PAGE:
The mother of tragic toddler Liam Fee will have to wait to find out if she will be cleared of his murder.
Rachel Fee, 32, launched an appeal against her conviction on Friday, claiming trial judge Lord Burns misdirected the jury as they prepared to deliver their verdict.
Her lawyers insisted the possibility of convicting her of culpable homicide, even if her civil partner Nyomi Fee was guilty of murder, had not been presented.
The pair were jailed for life at the High Court in Livingston last year after being convicted of the brutal murder of two-year-old Liam at their home in Thornton in March 2014.
They had denied repeatedly assaulting and murdering the youngster during months of abuse and blamed his death on one of another two boys, who they were also convicted of torturing.
Liam had suffered a ruptured heart as a result of blunt force trauma and prosecutor Alex Prentice QC said at the time the women were guilty of “unyielding, heartless cruelty”.
Rachel Fee’s representatives say Lord Burns did not direct the jury correctly on whether she and Nyomi had been acting in consort.
The appeal before Scotland’s second top judge Lady Dorrian, sitting alongside Lord Turnbull and Lord Bracadale, was told the jury should have been given the option of convicting Fee of culpable homicide, even if Nyomi was not.
Brian MacConnachie QC, who defended Rachel Fee during the trial, said that was not one of a series of possibilities given by Lord Burns.
“He decided they would be entitled to convict both accused of murder, they would be entitled to convict both accused of culpable homicide, entitled to convict Nyomi Fee of murder and acquit the appellant but what he didn’t present to the jury was the possibility they could convict Nyomi Fee of murder and the appellant of culpable homicide.”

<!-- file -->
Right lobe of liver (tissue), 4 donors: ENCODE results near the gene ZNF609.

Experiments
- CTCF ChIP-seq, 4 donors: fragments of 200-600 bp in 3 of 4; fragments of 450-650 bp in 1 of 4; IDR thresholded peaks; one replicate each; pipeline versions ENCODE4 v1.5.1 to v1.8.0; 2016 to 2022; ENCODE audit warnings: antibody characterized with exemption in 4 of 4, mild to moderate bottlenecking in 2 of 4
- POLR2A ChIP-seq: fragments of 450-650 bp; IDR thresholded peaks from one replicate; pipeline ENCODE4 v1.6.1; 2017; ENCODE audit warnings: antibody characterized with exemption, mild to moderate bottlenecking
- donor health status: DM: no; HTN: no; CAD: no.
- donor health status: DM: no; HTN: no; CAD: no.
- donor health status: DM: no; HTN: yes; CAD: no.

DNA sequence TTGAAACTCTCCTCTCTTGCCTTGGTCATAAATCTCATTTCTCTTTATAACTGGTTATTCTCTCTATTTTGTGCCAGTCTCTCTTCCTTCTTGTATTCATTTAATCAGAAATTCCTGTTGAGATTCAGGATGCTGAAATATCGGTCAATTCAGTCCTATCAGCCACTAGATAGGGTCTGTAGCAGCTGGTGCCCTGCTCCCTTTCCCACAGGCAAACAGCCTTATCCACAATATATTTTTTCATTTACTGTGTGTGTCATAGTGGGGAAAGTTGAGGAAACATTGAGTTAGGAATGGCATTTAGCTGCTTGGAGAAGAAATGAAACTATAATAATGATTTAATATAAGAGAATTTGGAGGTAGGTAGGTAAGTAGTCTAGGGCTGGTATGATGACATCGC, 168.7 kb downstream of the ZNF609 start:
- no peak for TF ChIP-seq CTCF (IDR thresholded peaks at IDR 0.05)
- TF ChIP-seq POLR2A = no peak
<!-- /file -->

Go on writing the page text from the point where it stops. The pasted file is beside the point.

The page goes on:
Mr MacConnachie made it clear Rachel Fee had not blamed Nyomi Fee for the murder during the trial and that was still her position.
But he said that even if the jury had accepted the pair had acted together in the abuse of Liam it did not mean Rachel had “signed up” to the criminal act which killed him.
He also pointed to internet searches found on Rachel’s phone asking “can you die of a broken leg?” after the pair failed to seek treatment for serious injuries inflicted on the toddler.
“It is a matter of fact the broken leg was not responsible for the child’s death,” he said.
“It resulted from a single, violent blow administered to the child from which he would have succumbed very quickly.”
Advocate Depute Alex Prentice QC, acting for the Crown, said he believed the crown had established the case for a murder conviction.
“The indictment was drafted to set out allegations of a long term course of serious cruel treatment of children,” he said.
He said the internet search term asking if you could die with a broken leg had returned the answer “yes”, and added: “She accepted in both chief and cross examination that she knew there was a risk that her son Liam might die if she did not get treatment for him and she chose not to get treatment for him.”
Mr Prentice said Rachel had taken “considerable steps” to conceal injuries by keeping him covered up in public and preventing health visitors from seeing him and in the immediate aftermath of his death, she had delayed calling the emergency services and had helped to hide items such as a cage and cable ties used to abuse the boys.
“There was no room for culpable homicide due to the nature of the injuries inflicted and the vulnerable state of Liam at the time,” he said.
The appeal judges will issue their decision in due course.